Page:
Similarly to heart disease, it happens when the arteries are damaged and get narrower, reducing the blood supply. The most typical sign is a pain in the legs that stops when you walk – doctors call this claudication. Most patients would describe this as a pain, rather than stiffness or aches. The cramps usually kick in after walking a distance, usually in the calves.
To measure the function of the arteries, doctors check the pulses in the feet and legs and look for cold, pale skin. We also take a measure of blood pressure called ABPI. But there are many other causes of pain in the legs which are more common.
Stiff calves and aches could result from a problem with veins in the legs – which carry blood away from the feet and back to the heart – rather than arteries. This is called chronic venous insufficiency and it is more common in older age. It causes leg aches, ankle swelling, cramps and sometimes a brown tinge under the skin of the ankles.
Stiff calves and aches could result from a problem with veins in the legs – which carry blood away from the feet and back to the heart – rather than arteries (file photo)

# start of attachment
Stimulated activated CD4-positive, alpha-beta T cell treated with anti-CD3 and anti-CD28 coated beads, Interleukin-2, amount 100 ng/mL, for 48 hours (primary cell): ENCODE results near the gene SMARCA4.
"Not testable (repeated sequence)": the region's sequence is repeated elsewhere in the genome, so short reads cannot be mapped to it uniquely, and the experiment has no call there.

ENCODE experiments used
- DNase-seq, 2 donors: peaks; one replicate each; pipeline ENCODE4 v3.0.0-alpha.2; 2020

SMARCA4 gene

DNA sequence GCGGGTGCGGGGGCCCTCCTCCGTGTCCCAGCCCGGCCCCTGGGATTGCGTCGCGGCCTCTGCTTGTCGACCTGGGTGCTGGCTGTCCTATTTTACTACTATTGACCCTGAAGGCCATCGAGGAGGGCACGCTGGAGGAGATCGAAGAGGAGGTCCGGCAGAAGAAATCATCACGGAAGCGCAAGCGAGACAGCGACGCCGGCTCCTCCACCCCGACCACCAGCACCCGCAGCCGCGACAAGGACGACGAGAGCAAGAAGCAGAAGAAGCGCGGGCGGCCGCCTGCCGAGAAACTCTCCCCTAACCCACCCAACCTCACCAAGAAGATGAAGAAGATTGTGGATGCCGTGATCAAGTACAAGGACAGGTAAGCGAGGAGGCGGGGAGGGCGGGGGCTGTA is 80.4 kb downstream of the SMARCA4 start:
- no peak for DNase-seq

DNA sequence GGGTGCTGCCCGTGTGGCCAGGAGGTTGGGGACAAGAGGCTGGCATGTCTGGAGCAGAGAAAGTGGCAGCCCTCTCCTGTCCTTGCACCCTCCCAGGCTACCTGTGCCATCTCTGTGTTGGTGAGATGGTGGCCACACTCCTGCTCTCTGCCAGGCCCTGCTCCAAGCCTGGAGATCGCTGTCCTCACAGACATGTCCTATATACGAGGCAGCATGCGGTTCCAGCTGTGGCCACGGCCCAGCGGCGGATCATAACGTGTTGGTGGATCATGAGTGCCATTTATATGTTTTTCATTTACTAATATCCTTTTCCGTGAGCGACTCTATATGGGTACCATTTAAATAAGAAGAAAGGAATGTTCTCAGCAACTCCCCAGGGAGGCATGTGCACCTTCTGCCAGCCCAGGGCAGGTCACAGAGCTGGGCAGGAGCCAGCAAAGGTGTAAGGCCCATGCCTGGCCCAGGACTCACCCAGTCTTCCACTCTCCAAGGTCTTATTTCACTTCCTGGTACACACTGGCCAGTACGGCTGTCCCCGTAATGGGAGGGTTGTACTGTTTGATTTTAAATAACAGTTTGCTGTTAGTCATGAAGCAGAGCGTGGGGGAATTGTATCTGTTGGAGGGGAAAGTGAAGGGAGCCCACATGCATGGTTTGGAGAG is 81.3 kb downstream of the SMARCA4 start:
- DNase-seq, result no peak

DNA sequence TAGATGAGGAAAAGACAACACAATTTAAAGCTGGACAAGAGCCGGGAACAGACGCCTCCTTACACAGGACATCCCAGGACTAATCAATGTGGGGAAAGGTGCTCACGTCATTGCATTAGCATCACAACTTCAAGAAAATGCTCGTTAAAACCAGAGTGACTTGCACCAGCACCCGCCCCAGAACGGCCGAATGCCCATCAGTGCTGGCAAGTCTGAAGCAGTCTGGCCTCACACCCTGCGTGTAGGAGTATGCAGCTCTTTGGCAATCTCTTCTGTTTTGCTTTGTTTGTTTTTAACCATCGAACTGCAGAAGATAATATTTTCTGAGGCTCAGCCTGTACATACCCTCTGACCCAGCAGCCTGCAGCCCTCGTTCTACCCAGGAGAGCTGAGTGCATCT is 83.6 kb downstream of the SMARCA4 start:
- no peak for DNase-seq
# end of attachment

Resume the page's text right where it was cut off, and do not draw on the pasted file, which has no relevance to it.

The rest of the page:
If doctors suspect it, they will refer patients for an ultrasound called a duplex to examine the veins, performed in the vascular department of a hospital. The type of treatment offered depends on the severity of the symptoms. Patients could try compression stockings, which encourage blood flow in the veins. Exercise also helps, as every move of the leg muscle will help the flow of blood.
If the pain is worse when walking long distances, try doing ten-minute bursts of walking throughout the day. There are plenty of other leg exercises that help too, such as lunges and squats, as well as stretching routines like yoga.
I keep getting woken up during the night by a blocked nostril which makes it difficult to breathe. It stops during the day, but I get a runny nose after showering and hoovering. Do I have an allergy?
It’s very common to experience symptoms that only occur at night – especially a sore throat and runny nose. Lying down in bed increases pressure on the head and neck, making us even more uncomfortable.
More from Dr Ellie Cannon for The Mail on Sunday…
Those with a nasal blockage, a very runny nose and lots of sneezing around certain triggers could well have an allergy.
Pollen and dust can spark off the symptoms, as can more unusual triggers.
The easiest way to work out if you’re suffering an allergy is to take an antihistamine tablet for one to two weeks, and see if the symptoms subside.